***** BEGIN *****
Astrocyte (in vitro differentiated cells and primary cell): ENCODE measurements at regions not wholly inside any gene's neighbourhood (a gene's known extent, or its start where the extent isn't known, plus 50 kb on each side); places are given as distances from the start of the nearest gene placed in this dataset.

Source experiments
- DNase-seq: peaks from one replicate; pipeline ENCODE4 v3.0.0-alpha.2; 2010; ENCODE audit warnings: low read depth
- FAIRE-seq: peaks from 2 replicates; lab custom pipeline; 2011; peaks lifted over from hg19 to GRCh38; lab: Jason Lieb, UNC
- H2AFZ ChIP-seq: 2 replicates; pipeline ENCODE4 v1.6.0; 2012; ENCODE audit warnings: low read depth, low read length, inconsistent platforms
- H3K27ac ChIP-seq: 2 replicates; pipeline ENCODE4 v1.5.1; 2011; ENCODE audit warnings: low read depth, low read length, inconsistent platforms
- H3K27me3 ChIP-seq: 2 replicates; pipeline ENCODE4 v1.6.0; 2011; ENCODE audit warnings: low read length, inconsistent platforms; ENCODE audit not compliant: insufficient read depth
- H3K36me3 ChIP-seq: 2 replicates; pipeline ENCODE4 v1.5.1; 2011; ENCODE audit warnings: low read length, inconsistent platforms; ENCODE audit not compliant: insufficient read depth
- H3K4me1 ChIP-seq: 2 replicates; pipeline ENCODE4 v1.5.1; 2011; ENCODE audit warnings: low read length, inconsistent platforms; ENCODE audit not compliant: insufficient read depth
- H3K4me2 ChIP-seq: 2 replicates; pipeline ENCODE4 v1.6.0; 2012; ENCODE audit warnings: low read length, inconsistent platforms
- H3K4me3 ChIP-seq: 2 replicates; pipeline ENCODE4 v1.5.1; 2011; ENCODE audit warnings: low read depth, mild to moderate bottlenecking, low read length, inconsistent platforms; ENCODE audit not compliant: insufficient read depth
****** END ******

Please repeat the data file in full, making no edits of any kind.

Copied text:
Astrocyte (in vitro differentiated cells and primary cell): ENCODE measurements at regions not wholly inside any gene's neighbourhood (a gene's known extent, or its start where the extent isn't known, plus 50 kb on each side); places are given as distances from the start of the nearest gene placed in this dataset.

Source experiments
- DNase-seq: peaks from one replicate; pipeline ENCODE4 v3.0.0-alpha.2; 2010; ENCODE audit warnings: low read depth
- FAIRE-seq: peaks from 2 replicates; lab custom pipeline; 2011; peaks lifted over from hg19 to GRCh38; lab: Jason Lieb, UNC
- H2AFZ ChIP-seq: 2 replicates; pipeline ENCODE4 v1.6.0; 2012; ENCODE audit warnings: low read depth, low read length, inconsistent platforms
- H3K27ac ChIP-seq: 2 replicates; pipeline ENCODE4 v1.5.1; 2011; ENCODE audit warnings: low read depth, low read length, inconsistent platforms
- H3K27me3 ChIP-seq: 2 replicates; pipeline ENCODE4 v1.6.0; 2011; ENCODE audit warnings: low read length, inconsistent platforms; ENCODE audit not compliant: insufficient read depth
- H3K36me3 ChIP-seq: 2 replicates; pipeline ENCODE4 v1.5.1; 2011; ENCODE audit warnings: low read length, inconsistent platforms; ENCODE audit not compliant: insufficient read depth
- H3K4me1 ChIP-seq: 2 replicates; pipeline ENCODE4 v1.5.1; 2011; ENCODE audit warnings: low read length, inconsistent platforms; ENCODE audit not compliant: insufficient read depth
- H3K4me2 ChIP-seq: 2 replicates; pipeline ENCODE4 v1.6.0; 2012; ENCODE audit warnings: low read length, inconsistent platforms
- H3K4me3 ChIP-seq: 2 replicates; pipeline ENCODE4 v1.5.1; 2011; ENCODE audit warnings: low read depth, mild to moderate bottlenecking, low read length, inconsistent platforms; ENCODE audit not compliant: insufficient read depth